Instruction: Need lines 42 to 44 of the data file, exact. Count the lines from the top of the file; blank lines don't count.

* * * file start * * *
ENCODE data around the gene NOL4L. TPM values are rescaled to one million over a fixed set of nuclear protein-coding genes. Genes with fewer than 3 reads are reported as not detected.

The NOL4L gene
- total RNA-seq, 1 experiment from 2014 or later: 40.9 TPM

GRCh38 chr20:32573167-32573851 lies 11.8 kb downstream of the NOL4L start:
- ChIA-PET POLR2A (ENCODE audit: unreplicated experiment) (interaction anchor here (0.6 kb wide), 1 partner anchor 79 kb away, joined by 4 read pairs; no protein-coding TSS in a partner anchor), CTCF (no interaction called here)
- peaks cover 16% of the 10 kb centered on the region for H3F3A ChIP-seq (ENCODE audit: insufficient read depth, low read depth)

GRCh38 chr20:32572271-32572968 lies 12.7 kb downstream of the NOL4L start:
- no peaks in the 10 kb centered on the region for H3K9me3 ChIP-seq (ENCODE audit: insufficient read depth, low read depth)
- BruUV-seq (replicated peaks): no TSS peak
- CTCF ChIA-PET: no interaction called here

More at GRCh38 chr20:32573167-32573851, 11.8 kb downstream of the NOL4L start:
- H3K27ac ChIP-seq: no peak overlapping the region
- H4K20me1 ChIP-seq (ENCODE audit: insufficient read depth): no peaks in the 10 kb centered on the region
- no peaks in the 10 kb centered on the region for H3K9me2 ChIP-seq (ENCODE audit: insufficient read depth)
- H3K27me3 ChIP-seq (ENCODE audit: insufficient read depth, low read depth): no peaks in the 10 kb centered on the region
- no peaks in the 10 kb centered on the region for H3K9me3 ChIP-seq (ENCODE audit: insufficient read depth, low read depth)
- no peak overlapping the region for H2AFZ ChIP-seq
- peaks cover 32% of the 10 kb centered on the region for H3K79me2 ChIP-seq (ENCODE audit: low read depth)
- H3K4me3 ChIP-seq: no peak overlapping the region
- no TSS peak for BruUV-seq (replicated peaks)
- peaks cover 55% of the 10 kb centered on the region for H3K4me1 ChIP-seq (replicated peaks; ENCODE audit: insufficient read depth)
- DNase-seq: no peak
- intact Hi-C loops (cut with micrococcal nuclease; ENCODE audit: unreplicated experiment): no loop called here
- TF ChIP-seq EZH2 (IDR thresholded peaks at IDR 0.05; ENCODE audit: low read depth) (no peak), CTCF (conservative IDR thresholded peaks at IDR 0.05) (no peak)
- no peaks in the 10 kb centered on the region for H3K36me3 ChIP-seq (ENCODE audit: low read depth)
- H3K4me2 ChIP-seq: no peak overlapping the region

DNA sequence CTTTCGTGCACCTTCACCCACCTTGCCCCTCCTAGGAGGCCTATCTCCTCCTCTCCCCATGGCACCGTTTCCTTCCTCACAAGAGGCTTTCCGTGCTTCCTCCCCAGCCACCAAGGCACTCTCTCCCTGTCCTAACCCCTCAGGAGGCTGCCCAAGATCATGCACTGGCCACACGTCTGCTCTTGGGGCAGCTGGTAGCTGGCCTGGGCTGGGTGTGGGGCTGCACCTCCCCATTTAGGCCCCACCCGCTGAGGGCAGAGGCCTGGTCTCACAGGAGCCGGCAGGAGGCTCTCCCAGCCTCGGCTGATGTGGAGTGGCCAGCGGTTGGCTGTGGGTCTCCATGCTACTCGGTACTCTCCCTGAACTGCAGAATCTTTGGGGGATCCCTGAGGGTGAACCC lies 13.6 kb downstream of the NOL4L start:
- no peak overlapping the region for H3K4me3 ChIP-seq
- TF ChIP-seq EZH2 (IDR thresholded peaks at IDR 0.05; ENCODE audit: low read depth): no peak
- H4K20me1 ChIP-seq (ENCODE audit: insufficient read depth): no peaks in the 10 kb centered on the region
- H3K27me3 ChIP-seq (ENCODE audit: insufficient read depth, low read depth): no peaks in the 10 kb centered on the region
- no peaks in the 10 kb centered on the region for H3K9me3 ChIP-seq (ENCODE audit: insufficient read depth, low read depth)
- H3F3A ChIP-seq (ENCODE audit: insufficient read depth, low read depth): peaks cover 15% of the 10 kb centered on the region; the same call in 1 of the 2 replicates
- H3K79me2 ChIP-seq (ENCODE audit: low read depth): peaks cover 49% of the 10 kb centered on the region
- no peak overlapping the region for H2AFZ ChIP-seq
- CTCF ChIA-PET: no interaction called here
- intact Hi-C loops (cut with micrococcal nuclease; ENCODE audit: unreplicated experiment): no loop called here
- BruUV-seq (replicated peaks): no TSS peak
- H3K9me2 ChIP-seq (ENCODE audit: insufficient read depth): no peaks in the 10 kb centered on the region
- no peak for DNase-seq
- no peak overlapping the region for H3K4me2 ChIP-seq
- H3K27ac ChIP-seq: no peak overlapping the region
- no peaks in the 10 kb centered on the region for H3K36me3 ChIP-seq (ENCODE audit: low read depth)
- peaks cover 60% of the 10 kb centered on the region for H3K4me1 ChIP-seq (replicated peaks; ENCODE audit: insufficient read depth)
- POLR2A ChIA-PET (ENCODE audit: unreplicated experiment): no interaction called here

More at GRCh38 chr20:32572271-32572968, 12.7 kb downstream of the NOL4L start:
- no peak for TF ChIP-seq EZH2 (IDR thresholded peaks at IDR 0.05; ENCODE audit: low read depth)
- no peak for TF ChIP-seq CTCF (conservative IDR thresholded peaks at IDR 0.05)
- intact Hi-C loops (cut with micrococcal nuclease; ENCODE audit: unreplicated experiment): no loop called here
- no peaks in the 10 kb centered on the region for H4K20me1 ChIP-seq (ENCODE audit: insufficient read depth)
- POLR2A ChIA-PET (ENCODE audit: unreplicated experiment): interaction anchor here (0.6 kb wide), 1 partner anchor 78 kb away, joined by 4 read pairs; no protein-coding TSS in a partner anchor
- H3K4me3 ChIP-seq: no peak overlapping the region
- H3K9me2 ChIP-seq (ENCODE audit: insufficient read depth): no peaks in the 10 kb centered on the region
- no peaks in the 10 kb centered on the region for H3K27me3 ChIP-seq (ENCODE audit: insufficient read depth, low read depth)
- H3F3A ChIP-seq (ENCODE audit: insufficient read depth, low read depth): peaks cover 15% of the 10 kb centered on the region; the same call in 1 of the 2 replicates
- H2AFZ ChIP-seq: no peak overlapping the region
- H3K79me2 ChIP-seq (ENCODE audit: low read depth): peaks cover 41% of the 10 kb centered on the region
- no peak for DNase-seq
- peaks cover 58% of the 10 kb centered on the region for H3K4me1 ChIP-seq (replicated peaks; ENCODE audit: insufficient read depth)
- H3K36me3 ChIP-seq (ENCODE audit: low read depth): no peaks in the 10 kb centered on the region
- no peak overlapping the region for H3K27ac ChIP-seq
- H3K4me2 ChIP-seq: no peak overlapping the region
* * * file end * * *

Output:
- H3K27ac ChIP-seq: no peak overlapping the region
- no peaks in the 10 kb centered on the region for H3K36me3 ChIP-seq (ENCODE audit: low read depth)
- peaks cover 60% of the 10 kb centered on the region for H3K4me1 ChIP-seq (replicated peaks; ENCODE audit: insufficient read depth)